To succeed, this project will pull together skills and expertise from many fields. Pantelis Lioumis (from left), Matilda Makkonen, Ana Maria Soto and Tuomas Mutanen demonstrating the use of the new TMS device. Photo: Mikko Raskinen.

Researchers at Aalto develop a new technology to let immobilized patients control devices with their brain

A new project at Aalto University is developing techniques that will enable immobilized patients to control devices using their brain activity. The project builds on the multi-locus transcranial magnetic stimulation (mTMS) technology developed at Aalto, adapting it into a brain–computer interface (BCI) that can help patients with neurological conditions.

Mies on selkä päin kameraa, katsoo tietokoneelta kuvaa aivoista.

Playing with the music of the brain

Common neurological disorders like depression and chronic pain can be challenging to treat with conventional methods. An automated version of a long-used brain stimulation technique holds real promise as a reliable and effective drug-free alternative.

Joonas Laurinoja, Ida Granö and Victor Hugo Souza. Photo: Mikko Raskinen.

Magnetic brain stimulation can help patients with depression and pain

Clinicians and researchers have long used transcranial magnetic stimulation (TMS) to treat and study chronic pain and severe depression. A new technology, multi-locus TMS (mTMS), will improve the approach by utilizing the novel design of magnetic transducers allowing for electronic control of all stimulation parameters – location, intensity and the orientation of the induced electric field – assisted by a robot to redirect stimulation from one part of the brain to another in just a fraction of a second.

Prototype for new method of delivering transcranial magnetic stimulation

Algorithm marks the spot: making brain stimulation more reliable

Method uses brain activity feedback to automate widely used manual technique

Aalto Distinguished Professor Risto Ilmoniemi. Photo: Mikko Raskinen

Aalto Distinguished Professor Risto Ilmoniemi and his team are developing a new kind of brain stimulator

In the future, artificial intelligence-enabled “self-driving” brain stimulators can ameliorate the condition of millions of patients suffering from brain disorders, says Professor of Applied Physics Risto Ilmoniemi. He also thinks that his best research results may still be in the future.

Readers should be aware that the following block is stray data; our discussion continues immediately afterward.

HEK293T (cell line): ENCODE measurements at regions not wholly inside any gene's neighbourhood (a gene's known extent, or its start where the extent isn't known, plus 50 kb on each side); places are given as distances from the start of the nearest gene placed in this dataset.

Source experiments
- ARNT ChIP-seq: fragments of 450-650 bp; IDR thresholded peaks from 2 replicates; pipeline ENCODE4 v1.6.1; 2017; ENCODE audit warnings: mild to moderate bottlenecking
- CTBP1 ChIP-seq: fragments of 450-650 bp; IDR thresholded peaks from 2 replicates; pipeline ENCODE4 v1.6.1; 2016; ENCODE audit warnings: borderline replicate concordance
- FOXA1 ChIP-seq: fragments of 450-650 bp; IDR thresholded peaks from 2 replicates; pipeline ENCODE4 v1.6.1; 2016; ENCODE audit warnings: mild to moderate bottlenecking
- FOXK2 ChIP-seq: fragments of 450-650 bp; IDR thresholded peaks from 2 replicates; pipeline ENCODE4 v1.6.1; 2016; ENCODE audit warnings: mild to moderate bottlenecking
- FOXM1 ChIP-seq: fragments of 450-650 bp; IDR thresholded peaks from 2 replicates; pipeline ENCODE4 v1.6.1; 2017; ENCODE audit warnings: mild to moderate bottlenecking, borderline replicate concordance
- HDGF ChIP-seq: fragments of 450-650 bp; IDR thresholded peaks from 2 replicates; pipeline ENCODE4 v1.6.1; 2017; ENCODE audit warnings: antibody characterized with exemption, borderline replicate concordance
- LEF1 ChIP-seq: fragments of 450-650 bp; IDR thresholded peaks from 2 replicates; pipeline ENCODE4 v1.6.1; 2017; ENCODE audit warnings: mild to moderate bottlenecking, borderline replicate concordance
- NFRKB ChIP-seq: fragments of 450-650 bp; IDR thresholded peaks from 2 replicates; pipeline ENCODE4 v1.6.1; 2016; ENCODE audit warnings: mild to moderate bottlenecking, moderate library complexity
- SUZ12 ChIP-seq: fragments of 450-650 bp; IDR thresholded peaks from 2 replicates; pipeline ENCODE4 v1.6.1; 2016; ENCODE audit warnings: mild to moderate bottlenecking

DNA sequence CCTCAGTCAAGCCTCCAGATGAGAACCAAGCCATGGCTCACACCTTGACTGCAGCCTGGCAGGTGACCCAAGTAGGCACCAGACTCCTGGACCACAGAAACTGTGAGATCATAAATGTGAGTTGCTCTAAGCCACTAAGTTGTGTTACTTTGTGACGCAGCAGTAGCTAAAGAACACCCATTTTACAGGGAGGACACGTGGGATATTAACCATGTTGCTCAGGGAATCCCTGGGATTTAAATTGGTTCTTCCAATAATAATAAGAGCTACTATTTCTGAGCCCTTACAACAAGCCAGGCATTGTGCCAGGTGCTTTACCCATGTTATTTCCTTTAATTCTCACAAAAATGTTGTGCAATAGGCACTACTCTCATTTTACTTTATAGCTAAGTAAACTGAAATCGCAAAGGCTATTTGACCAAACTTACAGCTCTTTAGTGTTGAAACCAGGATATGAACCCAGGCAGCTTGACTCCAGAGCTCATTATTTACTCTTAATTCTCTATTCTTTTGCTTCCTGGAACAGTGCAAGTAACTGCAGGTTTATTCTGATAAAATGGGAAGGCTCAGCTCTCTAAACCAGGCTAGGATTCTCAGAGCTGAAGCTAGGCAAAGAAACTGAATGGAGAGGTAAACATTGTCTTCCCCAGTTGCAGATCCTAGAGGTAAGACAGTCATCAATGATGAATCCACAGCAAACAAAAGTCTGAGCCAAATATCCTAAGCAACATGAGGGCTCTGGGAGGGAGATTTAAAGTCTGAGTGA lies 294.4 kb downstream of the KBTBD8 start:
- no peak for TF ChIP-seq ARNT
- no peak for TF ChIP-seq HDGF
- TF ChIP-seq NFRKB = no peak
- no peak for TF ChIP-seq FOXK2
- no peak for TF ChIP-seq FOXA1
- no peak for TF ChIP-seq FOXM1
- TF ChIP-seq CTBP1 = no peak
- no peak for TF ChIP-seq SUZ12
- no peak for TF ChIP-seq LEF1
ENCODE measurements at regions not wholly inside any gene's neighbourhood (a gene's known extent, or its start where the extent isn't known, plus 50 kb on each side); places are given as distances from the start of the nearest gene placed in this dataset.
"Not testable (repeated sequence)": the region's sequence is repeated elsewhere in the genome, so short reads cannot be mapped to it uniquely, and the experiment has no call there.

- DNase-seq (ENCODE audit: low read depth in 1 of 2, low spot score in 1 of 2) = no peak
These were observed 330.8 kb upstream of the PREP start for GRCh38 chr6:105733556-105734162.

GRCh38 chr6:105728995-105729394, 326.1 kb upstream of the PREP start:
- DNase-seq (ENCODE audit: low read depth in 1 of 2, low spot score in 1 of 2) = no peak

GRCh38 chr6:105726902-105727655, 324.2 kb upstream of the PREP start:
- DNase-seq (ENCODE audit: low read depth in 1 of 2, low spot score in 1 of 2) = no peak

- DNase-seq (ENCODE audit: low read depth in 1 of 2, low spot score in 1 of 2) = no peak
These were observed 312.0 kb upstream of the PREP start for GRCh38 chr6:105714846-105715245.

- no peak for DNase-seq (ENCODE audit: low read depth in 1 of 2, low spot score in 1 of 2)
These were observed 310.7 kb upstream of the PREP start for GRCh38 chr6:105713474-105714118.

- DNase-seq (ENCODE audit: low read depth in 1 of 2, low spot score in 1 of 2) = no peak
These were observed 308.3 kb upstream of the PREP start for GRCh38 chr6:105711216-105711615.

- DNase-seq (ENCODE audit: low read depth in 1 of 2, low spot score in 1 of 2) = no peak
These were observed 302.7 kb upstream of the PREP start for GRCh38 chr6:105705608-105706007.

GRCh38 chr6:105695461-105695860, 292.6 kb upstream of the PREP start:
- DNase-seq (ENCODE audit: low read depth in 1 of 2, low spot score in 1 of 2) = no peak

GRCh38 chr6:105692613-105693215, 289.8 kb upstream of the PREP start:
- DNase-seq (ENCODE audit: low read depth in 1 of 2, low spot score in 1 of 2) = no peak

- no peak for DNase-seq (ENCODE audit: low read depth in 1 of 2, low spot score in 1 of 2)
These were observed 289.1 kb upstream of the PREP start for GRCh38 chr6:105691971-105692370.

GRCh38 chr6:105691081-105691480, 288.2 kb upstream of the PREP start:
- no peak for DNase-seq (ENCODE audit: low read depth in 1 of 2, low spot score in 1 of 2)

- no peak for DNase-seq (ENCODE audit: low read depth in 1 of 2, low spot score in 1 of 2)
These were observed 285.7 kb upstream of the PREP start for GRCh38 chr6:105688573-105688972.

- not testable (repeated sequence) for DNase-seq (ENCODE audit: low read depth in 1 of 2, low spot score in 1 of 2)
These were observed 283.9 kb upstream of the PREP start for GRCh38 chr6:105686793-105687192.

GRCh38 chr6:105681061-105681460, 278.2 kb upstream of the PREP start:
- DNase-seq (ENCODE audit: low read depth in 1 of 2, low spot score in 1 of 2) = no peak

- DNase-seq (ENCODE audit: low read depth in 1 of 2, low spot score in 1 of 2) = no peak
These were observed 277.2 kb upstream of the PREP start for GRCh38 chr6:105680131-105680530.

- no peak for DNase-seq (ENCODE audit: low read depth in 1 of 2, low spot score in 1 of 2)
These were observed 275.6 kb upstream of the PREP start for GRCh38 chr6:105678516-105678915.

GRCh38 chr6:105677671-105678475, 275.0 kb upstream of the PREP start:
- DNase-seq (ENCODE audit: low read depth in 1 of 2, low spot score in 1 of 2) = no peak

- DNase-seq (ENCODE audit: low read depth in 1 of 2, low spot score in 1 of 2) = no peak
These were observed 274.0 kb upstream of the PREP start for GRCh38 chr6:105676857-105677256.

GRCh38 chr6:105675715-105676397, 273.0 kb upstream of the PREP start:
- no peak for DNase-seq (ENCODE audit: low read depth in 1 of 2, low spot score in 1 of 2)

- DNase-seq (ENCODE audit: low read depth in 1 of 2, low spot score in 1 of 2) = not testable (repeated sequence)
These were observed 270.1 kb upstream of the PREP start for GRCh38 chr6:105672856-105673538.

ConnectToBrain mTMS / Northbay Oy

Researchers preparing a new type of brain-stimulation therapy for clinical use

Patients with severe depression, chronic pain, or stroke could benefit from multi-locus TMS. The new project will try to make it cost effective and simple

Kuva: BrainSTIM-konferenssistudio.

Online version of neuroscience conference a great success

Presentations at the BrainSTIM 2020 conference were high quality, and the mood was kept light by the conference studio, a cake challenge and break-time workouts.

ConnectToBrain mTMS / Northbay Oy

ERC Synergy Grant worth €10M will help develop new techniques for brain research, disease diagnostics, and patient care

ERC Synergy Grant worth €10M will help develop new techniques for brain research, disease diagnostics, and patient care

Preliminary scheme of the future TMS device. Picture: Northbay, Helsinki.

One million euro for research on electromagnetic brain stimulation

The Jane and Aatos Erkko Foundation has awarded a grant for a joint project developed by Aalto University and the University of Eastern Finland.


TMS revealed differences between brain activity of people who dream and people who do not dream

Assessment of consciousness may help in treatment of brain injury patients.

Risto Ilmoniemi is one of the original developers of NBS technique. Equipment that utilises navigated brain stimulation is used in the BioMag Laboratory in the Hospital District of Helsinki and Uusimaa.

Neurotechnology can benefit millions

Brain stimulation technology with its roots in Otaniemi is used as an aid in neurosurgery all over the world.